A lot has been written lately on the AG Salesworks Blog about different approaches to inside sales/teleprospecting and specifically about having “business conversations” with the right people within our target audiences. Recently, I was reading a number of articles from various sources on the web, and I stumbled upon an article posted on Inc. by Tom Searcy titled, “What a 9-Year-Old Can Teach you about selling”.
The message in Tom’s article can not only be leveraged in selling, but also in managing an inside sales team. As Managers and Inside Sales professionals, the importance of being concise when leaving a voicemail, sending an email, and especially when we get a prospect live on the phone, is ingrained in our minds. Being brief and to the point can be lost in the process of developing messaging when we focus too much on inserting “buzz words” or “industry terms” that we’re certain our audience can identify with. While we believe that we are endearing ourselves to the prospect, we may actually be making them less receptive to having a conversation with us if we don’t present our message in such a way that the value in spending a few minutes on the phone with us is clear to them.
As Tom Searcy points out, when crafting our voicemails and emails and thinking about the types of conversations that we’ll be having with our prospects, we have to ask ourselves the three questions that his 9-year-old asked him, and to make sure that our content is as clear as possible when answering them:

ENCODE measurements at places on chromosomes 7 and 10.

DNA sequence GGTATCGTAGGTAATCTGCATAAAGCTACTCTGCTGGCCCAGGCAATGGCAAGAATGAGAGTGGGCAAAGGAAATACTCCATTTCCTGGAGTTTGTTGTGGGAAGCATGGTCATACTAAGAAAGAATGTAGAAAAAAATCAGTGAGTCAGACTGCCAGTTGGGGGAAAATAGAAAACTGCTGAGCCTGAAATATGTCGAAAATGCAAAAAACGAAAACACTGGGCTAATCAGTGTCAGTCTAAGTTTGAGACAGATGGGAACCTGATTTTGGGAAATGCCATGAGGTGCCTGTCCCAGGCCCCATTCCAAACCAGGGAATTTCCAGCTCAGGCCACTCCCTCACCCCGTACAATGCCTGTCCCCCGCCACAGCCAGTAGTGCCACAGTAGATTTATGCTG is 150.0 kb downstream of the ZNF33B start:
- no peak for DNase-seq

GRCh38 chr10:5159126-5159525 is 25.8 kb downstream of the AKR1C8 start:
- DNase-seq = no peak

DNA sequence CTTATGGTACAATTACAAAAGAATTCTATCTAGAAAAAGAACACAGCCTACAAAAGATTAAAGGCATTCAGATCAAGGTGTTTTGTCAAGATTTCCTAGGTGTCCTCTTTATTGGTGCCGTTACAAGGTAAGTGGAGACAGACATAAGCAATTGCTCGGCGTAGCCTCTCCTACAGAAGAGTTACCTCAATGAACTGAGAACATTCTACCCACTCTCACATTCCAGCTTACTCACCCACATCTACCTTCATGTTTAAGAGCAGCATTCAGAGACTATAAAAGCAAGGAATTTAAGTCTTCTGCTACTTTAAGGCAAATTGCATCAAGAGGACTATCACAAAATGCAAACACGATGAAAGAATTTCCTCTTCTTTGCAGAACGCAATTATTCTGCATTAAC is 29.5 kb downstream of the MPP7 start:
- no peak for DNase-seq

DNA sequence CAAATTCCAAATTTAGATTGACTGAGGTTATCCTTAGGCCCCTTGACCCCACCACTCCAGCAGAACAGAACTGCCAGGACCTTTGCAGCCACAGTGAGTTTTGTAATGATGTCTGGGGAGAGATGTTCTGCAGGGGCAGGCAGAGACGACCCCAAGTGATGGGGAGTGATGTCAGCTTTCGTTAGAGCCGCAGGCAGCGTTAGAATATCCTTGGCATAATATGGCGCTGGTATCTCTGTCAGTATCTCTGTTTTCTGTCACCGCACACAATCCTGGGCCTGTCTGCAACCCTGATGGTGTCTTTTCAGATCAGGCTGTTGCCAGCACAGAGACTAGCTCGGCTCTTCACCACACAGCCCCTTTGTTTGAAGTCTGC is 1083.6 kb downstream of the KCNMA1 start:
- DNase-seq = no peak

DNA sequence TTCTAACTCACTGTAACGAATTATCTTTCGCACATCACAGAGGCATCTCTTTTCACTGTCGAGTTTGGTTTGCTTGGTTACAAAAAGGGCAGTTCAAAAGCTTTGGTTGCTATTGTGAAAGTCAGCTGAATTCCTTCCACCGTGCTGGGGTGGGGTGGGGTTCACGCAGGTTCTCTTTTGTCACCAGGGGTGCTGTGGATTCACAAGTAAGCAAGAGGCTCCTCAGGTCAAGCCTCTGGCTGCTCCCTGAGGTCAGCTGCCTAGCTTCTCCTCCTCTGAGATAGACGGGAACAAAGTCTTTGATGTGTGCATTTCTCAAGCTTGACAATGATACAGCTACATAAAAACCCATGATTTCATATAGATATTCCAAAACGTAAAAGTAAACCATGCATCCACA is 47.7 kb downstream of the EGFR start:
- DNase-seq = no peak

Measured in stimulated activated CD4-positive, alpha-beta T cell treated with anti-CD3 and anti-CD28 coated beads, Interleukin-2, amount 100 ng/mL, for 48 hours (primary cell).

- What do we do?
- Why do people decide to hire us?
- Why don’t they do it themselves?
If we follow this path in helping our inside sales/teleprospecting teams to develop optimal messaging and also in how we manage them, we will see the results of our efforts increase across the board. I don’t want to sound like I am not placing any value on speaking your prospect’s language, but in the world of inside sales, we have to be extremely cautious of how we are communicating with our target audience, and understand that our responsibility is to keep it clear, clean and precise.
Thank you Tom and daughter for the reminder!